Threat Signal Report

Global Ransomware and Supply Chain Attack on Kaseya VSA Affecting Multiple Organizations

Description

Update as of July 7th: This sophisticated supply-chain ransomware attack initially leveraged a vulnerability in the Kaseya VSA software to gain access to victim organizations, and then used REvil's RaaS to infect those organizations with ransomware. For that reason, FortiGuard Labs is providing a separate Outbreak Alert analysis for both the initial exploitation of the Kaseya vulnerability and for the subsequent REvil ransomware attack. Each Outbreak Alert includes information about the attack itself, Fortinet product versions that provide protection, which products could break the attack sequence, threat hunting techniques and other information. Go here for the Kaseya Outbreak Alert and here for the REvil Outbreak Alert.


FortiGuard Labs is aware of a new ransomware campaign affecting management service provider Kaseya, and their product Kaseya VSA, which is a remote monitoring and management software solution. In a nutshell, Kaseya VSA allows IT administrators to remotely monitor and deploy software, updates, etc. to multiple machines simultaneously in a multi user environment. Reports of the attack first surfaced when Huntress Labs, a managed detection and response (MDR) provider first discovered the attack and posted their findings on Reddit.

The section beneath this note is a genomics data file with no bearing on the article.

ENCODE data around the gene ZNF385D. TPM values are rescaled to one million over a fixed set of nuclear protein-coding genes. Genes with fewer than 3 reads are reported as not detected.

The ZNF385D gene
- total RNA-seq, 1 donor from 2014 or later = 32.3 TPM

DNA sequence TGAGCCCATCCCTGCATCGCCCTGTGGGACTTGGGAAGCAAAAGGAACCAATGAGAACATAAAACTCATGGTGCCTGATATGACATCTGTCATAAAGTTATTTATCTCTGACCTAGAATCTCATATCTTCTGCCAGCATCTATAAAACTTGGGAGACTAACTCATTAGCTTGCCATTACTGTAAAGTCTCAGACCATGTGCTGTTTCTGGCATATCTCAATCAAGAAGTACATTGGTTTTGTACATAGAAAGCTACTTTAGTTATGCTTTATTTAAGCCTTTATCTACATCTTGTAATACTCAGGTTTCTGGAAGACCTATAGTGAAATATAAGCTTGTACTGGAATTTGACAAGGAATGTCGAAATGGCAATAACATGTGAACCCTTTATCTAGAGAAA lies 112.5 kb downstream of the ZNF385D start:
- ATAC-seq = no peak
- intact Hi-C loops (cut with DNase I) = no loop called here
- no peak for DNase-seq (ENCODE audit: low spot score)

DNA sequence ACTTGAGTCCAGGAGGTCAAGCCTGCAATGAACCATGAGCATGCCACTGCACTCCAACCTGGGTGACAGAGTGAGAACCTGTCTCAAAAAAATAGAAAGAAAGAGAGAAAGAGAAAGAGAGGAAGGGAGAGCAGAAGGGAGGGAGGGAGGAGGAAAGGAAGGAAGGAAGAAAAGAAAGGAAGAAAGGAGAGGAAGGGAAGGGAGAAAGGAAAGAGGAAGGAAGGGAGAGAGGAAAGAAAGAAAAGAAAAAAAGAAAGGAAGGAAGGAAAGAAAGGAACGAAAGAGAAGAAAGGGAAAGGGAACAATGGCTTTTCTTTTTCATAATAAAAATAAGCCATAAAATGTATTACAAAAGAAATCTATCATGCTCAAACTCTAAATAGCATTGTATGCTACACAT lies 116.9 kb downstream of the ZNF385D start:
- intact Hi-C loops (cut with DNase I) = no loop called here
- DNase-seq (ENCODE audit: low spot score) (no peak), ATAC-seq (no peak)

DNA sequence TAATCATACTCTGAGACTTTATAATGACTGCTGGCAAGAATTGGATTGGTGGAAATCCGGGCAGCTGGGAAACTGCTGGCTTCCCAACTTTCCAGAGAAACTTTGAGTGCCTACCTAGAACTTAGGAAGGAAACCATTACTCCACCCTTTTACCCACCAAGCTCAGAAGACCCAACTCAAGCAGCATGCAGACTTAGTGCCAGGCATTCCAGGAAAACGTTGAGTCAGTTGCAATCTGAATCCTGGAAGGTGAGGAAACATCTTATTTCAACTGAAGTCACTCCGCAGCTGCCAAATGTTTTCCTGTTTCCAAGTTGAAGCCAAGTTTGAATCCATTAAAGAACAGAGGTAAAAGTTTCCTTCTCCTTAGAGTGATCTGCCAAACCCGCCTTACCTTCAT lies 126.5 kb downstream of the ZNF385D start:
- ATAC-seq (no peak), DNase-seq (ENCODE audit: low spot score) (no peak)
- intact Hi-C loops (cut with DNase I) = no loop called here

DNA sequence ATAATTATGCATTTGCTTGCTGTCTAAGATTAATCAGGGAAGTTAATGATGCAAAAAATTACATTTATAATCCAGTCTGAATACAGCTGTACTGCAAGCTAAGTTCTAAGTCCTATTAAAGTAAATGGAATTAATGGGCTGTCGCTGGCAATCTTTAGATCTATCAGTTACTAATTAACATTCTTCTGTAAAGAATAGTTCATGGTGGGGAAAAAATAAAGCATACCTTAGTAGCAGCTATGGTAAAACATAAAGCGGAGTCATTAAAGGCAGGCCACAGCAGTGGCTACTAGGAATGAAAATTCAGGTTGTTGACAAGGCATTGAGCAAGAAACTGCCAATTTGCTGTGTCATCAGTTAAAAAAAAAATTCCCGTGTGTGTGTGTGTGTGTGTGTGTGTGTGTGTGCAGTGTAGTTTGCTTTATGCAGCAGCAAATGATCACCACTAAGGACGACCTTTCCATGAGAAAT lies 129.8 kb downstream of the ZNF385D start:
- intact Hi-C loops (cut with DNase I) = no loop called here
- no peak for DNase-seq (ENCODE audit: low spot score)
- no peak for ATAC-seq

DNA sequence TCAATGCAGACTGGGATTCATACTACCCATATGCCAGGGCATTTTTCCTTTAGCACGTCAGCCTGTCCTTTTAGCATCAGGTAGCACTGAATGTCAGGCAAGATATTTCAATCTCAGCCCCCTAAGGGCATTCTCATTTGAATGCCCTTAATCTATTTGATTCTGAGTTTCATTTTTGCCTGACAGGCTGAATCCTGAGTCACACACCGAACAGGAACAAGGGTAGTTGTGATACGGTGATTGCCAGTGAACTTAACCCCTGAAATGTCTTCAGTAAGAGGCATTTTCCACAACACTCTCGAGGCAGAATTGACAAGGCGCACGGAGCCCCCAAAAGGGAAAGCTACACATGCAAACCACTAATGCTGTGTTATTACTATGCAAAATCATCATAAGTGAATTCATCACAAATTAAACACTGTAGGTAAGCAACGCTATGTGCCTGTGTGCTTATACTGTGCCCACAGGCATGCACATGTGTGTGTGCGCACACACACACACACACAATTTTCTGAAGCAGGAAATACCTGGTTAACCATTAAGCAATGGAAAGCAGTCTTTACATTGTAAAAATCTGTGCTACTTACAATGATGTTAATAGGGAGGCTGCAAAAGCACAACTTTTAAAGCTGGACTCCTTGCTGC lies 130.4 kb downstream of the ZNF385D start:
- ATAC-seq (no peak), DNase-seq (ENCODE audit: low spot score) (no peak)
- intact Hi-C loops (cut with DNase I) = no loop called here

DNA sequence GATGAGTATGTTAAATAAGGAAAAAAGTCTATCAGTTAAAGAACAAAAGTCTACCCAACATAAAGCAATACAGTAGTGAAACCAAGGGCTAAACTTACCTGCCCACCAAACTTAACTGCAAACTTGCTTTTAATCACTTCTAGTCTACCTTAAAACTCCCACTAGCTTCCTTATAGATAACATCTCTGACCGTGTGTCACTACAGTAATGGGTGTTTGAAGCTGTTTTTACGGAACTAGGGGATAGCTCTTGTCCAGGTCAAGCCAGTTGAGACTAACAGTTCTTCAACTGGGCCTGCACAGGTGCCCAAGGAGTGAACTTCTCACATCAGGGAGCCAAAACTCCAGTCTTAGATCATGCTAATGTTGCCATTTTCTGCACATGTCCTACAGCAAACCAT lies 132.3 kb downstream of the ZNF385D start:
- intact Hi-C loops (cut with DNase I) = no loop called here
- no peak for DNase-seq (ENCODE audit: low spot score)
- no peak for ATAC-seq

According to the Kaseya advisory, Kaseya VSA was the victim of a sophisticated cyberattack, involving ransomware. While there has been no absolute confirmation on attribution, many unofficlal reports have stated that the REvil ransomware threat actors are allegedly behind this campaign. REvil has been attributed to the DarkSide actors who most recently attacked Colonial Pipeline and JBS foods back in May.


What are the Details of the Attack Vector and or Vulnerability Used?

Unofficial, unconfirmed reports state that this was a supply chain attack where a malicious update was being deployed by the attacker to the Kaseya VSA interface as an update or hot fix for the Kaseya VSA agent. This fake update is the ransomware file that was deployed to various machines and what is likely customers of MSP providers using Kaseya VSA. It is important to note, at the time of writing there are no details or confirmation from Kaseya regarding vulnerability details or confirming the attack vector.


What Kaseya Products Are Affected?

On premises versions of Kaseya VSA are affected. Preliminary reports state that the SaaS cloud versions are not affected. As a precautionary note, it is suggested by Kaseya that all on premise VSA servers be taken offline immediately.


Is this the Work of REvil?